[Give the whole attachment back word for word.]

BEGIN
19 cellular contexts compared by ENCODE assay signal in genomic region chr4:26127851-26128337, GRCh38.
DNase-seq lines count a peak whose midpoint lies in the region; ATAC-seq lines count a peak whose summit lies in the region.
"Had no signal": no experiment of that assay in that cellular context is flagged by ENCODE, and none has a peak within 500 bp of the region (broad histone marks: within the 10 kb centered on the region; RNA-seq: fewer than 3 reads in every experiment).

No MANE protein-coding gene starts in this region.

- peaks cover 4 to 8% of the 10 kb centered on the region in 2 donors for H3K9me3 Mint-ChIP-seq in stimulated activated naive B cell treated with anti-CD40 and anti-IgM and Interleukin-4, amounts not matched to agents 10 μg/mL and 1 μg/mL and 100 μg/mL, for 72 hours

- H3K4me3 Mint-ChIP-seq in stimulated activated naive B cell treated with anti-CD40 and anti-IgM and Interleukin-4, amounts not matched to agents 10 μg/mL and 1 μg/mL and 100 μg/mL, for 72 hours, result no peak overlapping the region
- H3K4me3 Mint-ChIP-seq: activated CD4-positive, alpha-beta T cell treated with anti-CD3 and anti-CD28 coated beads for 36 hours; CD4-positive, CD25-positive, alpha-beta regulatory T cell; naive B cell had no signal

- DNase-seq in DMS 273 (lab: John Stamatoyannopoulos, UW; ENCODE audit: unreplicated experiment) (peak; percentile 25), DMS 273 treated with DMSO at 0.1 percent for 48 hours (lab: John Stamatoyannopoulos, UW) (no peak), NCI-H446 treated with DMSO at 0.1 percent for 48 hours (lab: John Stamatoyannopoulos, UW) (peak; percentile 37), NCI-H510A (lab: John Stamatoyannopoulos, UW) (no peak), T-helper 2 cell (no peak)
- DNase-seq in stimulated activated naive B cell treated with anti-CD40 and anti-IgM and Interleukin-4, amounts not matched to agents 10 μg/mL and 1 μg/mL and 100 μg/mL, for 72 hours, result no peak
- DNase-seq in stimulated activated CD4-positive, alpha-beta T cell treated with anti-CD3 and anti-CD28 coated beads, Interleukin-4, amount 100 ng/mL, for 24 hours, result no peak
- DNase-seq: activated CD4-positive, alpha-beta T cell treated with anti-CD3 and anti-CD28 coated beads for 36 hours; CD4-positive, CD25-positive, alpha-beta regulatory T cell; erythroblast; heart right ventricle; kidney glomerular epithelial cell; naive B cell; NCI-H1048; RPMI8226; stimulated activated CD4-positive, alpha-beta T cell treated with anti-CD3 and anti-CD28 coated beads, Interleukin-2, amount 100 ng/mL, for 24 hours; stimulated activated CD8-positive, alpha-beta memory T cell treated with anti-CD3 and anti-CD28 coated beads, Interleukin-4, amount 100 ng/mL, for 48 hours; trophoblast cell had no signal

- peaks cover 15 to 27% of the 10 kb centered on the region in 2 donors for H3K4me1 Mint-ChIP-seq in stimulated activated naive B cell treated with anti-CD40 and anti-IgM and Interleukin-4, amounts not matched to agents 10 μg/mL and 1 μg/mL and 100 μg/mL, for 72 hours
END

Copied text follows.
19 cellular contexts compared by ENCODE assay signal in genomic region chr4:26127851-26128337, GRCh38.
DNase-seq lines count a peak whose midpoint lies in the region; ATAC-seq lines count a peak whose summit lies in the region.
"Had no signal": no experiment of that assay in that cellular context is flagged by ENCODE, and none has a peak within 500 bp of the region (broad histone marks: within the 10 kb centered on the region; RNA-seq: fewer than 3 reads in every experiment).

No MANE protein-coding gene starts in this region.

- peaks cover 4 to 8% of the 10 kb centered on the region in 2 donors for H3K9me3 Mint-ChIP-seq in stimulated activated naive B cell treated with anti-CD40 and anti-IgM and Interleukin-4, amounts not matched to agents 10 μg/mL and 1 μg/mL and 100 μg/mL, for 72 hours

- H3K4me3 Mint-ChIP-seq in stimulated activated naive B cell treated with anti-CD40 and anti-IgM and Interleukin-4, amounts not matched to agents 10 μg/mL and 1 μg/mL and 100 μg/mL, for 72 hours, result no peak overlapping the region
- H3K4me3 Mint-ChIP-seq: activated CD4-positive, alpha-beta T cell treated with anti-CD3 and anti-CD28 coated beads for 36 hours; CD4-positive, CD25-positive, alpha-beta regulatory T cell; naive B cell had no signal

- DNase-seq in DMS 273 (lab: John Stamatoyannopoulos, UW; ENCODE audit: unreplicated experiment) (peak; percentile 25), DMS 273 treated with DMSO at 0.1 percent for 48 hours (lab: John Stamatoyannopoulos, UW) (no peak), NCI-H446 treated with DMSO at 0.1 percent for 48 hours (lab: John Stamatoyannopoulos, UW) (peak; percentile 37), NCI-H510A (lab: John Stamatoyannopoulos, UW) (no peak), T-helper 2 cell (no peak)
- DNase-seq in stimulated activated naive B cell treated with anti-CD40 and anti-IgM and Interleukin-4, amounts not matched to agents 10 μg/mL and 1 μg/mL and 100 μg/mL, for 72 hours, result no peak
- DNase-seq in stimulated activated CD4-positive, alpha-beta T cell treated with anti-CD3 and anti-CD28 coated beads, Interleukin-4, amount 100 ng/mL, for 24 hours, result no peak
- DNase-seq: activated CD4-positive, alpha-beta T cell treated with anti-CD3 and anti-CD28 coated beads for 36 hours; CD4-positive, CD25-positive, alpha-beta regulatory T cell; erythroblast; heart right ventricle; kidney glomerular epithelial cell; naive B cell; NCI-H1048; RPMI8226; stimulated activated CD4-positive, alpha-beta T cell treated with anti-CD3 and anti-CD28 coated beads, Interleukin-2, amount 100 ng/mL, for 24 hours; stimulated activated CD8-positive, alpha-beta memory T cell treated with anti-CD3 and anti-CD28 coated beads, Interleukin-4, amount 100 ng/mL, for 48 hours; trophoblast cell had no signal

- peaks cover 15 to 27% of the 10 kb centered on the region in 2 donors for H3K4me1 Mint-ChIP-seq in stimulated activated naive B cell treated with anti-CD40 and anti-IgM and Interleukin-4, amounts not matched to agents 10 μg/mL and 1 μg/mL and 100 μg/mL, for 72 hours